Fihi Ma Fihi
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The Fihi ma fihi (Persian: فیه مافیه; from Arabic: فیه ما فیه), literally means "It Is What It Is", or "In it what is in it") is a Persian prose work of the 13th century famous writer Mewlānā Jalāl ad-Dīn Muḥammad Balkhī also known as Rumi. The book consists of 72 short discourses.
The title and origin of the book
According to J. M. Sadeghi the title "Fihi ma fihi" has appeared on a copy dated 1316. Another copy of the book dated 1350 has the title "Asrar al-jalalieh". Rumi himself in the fifth volume of Masnavi-i Ma'navi mentions that
بد میان زاهد و رب الوری
که زمین و آسمان پر نور شد
در مقالات آن همه مذکور شد
which most likely refers to this book. The title "Maghalat-e Mowlana" of copies of the book published in Iran follows this.
Not much is known about the publication time and the writer of the book. According to B. Forouzanfar, the editor of the most reliable copy of the book, it is likely that the book was written by Sultanwalad, the eldest son of Rumi, based on manuscripts and notes taken by himself or others from the lectures of his father on Masnavi-i Ma'navi.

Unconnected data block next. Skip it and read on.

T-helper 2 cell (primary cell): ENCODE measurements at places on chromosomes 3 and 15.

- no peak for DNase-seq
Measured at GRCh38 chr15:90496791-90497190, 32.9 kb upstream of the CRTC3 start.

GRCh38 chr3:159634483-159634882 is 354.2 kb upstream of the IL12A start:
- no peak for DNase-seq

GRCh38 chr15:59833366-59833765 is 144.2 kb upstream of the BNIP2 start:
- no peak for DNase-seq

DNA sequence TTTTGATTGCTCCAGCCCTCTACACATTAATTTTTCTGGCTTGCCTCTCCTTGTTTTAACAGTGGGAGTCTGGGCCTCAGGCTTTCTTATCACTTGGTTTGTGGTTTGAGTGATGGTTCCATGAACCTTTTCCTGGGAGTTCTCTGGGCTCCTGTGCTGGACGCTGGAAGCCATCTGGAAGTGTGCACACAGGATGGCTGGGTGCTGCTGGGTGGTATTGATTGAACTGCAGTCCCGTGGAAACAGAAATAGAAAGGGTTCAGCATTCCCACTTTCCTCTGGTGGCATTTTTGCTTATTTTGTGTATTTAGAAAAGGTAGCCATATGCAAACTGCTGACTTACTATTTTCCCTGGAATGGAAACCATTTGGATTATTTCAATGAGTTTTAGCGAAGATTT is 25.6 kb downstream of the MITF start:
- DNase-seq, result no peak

The significance of this work is in being one of the first Persian prose books after the so-called Persian literature revolution (enghelāb-e adabi). Moreover the book has become an introduction to the Masnavi. Also many concepts in Sufism are described in this book in simple terms.
The book has been (freely) translated into English under the title "Discourses of Rumi" by A. J. Arberry in 1961 and consists of 71 discourses. An authoritative translation by Dr. Bankey Behari was published in 1998 under the title "Fiha Ma Fiha, Table Talk of Maulani Rumi" (DK Publishers, New Delhi), ISBN 81-7646-029-X.
- "حکایت شیخ محمد سررزی غزنوی قدس الله سره" in Masnavi-i Ma'navi.
- Discourses of Rumi (PDF; 695 KB)
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